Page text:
It has been a busy few days.
I am delighted with the response to Darrell Cobner’s guest post.
I have been thinking a great deal about the “disciplinary gaze” issues raised by Darrell and by Chris Carling and his colleagues (2013).
I believe profoundly that this gaze has agnostic qualities … it occurs in a variety of contexts and at different tempos.
Digital sharing is transforming scholarship and I hope that by connecting through a range of media we enable thick descriptions to emerge and be shared openly. I keep returning to the concept of CommentPress:
CommentPress is an open source theme and plugin for the WordPress blogging engine that allows readers to comment paragraph-by-paragraph, line-by-line or block-by-block in the margins of a text. Annotate, gloss, workshop, debate: with CommentPress you can do all of these things on a finer-grained level, turning a document into a conversation.
Whilst installing the CommentPress Core plugin for WordPress, I managed to remove all my customisations for Clyde Street! I am going to set up a new blog space to share the functionality of the plugin and explore the possibilities for co-authorship.
As I open up these opportunities, thanks to Jenny Mackness, I am mindful of the growing discussion of connectivism.
George Couros has reminded me that Isolation is now a choice educators make. He notes:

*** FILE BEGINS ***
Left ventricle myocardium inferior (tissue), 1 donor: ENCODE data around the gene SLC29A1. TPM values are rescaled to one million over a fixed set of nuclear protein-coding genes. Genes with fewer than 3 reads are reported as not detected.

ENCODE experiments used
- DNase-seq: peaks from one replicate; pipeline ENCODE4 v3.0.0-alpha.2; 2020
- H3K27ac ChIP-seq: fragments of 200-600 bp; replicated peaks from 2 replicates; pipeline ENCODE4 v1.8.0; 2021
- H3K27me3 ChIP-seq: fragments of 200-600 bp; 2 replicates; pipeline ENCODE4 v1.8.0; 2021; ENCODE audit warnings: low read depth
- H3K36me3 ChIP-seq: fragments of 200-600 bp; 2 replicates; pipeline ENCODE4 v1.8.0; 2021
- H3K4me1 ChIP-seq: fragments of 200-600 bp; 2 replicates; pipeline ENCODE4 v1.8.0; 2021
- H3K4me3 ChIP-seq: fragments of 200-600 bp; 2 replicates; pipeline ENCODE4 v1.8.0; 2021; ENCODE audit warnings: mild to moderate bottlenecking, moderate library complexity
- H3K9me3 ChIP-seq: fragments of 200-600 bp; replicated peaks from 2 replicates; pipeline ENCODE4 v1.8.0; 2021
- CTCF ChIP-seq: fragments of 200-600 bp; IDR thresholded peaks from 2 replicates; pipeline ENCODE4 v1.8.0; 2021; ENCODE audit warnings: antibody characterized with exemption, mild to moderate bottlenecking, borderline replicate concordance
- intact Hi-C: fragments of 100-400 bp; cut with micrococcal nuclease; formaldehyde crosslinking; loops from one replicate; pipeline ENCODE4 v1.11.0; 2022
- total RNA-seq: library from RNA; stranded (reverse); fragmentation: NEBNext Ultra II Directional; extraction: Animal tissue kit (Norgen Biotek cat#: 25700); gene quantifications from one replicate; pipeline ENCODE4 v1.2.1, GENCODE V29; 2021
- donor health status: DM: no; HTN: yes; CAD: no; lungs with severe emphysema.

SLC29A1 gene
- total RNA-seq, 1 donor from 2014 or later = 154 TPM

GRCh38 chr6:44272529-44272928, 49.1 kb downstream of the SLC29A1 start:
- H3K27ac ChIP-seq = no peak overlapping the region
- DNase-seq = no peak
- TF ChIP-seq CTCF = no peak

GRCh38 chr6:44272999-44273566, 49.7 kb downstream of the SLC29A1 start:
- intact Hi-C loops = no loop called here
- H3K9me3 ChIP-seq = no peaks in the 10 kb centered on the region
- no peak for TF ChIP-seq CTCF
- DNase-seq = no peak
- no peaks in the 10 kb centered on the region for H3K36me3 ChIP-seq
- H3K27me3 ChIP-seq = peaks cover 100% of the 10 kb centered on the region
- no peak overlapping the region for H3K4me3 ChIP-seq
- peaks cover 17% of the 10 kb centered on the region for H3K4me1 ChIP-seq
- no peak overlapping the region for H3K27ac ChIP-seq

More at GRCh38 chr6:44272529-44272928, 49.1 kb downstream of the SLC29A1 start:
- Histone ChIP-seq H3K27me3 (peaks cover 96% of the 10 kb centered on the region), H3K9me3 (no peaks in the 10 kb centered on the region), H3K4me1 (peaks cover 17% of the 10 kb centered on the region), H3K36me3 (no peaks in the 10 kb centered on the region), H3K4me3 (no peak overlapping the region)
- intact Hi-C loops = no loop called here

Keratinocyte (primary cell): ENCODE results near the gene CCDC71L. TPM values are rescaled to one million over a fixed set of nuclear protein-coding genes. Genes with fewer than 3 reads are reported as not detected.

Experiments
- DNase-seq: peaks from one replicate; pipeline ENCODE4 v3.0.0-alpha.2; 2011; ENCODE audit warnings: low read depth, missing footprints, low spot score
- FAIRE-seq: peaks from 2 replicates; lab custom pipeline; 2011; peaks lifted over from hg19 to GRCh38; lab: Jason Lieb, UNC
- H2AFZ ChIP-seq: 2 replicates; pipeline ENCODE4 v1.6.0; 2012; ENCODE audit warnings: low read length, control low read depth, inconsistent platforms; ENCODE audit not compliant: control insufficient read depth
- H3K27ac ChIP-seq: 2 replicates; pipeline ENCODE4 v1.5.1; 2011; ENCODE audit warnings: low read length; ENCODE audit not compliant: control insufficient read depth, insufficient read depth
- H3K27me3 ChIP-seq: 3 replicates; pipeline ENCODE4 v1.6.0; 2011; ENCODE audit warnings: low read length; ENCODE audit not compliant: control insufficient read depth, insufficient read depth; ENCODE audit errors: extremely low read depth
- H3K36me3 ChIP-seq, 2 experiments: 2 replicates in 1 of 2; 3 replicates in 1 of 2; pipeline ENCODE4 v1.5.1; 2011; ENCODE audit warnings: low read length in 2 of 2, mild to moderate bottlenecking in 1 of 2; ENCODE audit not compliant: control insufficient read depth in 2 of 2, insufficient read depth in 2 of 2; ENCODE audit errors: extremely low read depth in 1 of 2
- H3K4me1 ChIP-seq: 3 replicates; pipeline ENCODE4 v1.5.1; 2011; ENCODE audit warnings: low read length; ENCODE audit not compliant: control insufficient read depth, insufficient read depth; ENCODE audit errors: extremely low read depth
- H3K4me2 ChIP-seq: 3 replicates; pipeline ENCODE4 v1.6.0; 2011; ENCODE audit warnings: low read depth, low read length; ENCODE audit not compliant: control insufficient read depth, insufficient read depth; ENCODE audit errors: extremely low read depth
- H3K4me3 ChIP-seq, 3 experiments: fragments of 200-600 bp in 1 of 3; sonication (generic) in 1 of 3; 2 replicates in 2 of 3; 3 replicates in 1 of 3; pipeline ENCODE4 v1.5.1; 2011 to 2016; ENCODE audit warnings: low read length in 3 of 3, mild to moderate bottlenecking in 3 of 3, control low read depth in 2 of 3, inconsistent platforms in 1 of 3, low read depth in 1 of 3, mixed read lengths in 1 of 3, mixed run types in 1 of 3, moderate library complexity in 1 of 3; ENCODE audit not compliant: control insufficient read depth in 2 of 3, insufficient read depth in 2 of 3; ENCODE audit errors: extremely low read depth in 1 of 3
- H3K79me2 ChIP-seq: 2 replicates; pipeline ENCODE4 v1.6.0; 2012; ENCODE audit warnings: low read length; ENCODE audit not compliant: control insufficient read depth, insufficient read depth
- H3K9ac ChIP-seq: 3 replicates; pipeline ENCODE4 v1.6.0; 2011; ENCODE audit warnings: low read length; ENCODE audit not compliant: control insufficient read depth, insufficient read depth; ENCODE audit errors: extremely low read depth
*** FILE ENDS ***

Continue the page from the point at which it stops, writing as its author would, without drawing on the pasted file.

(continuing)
Personally, blogging has made me really think about what I do in my role as an administrator, and I would say that the process has really clarified a lot of my thinking. The other aspect of writing for an audience and getting their feedback has made a huge difference on my learning as being challenged has made me really think about my work. In fact, I am writing this because someone read my blog post, challenged it, and I came back to revisit my thinking. That wouldn’t have happened if I wrote it in a journal that I tuck away at home.
Propsects of co-production returned me to a Dan Pontefract post from 2011. I have been thinking about how our personal learning journeys and environments move us through his Digital Learning Quadrants.
Data is, as research terminology goes, a deceptively easy word to toss around. It’s easily accessible for most of us, fills in as a better descriptor than the term ‘stuff,’ and adds instant credibility to that which it describes. The term ‘data’ does far more than describe units of information used in the course of one’s study. It functions as a powerful frame for discourse about knowledge — both where it comes from and how it is derived; privileges certain ways of knowing over others; and through its ambiguity, can foster a self–perpetuating sensibility that it is incontrovertible, something to question the meaning of, or the veracity of, but not the existence of.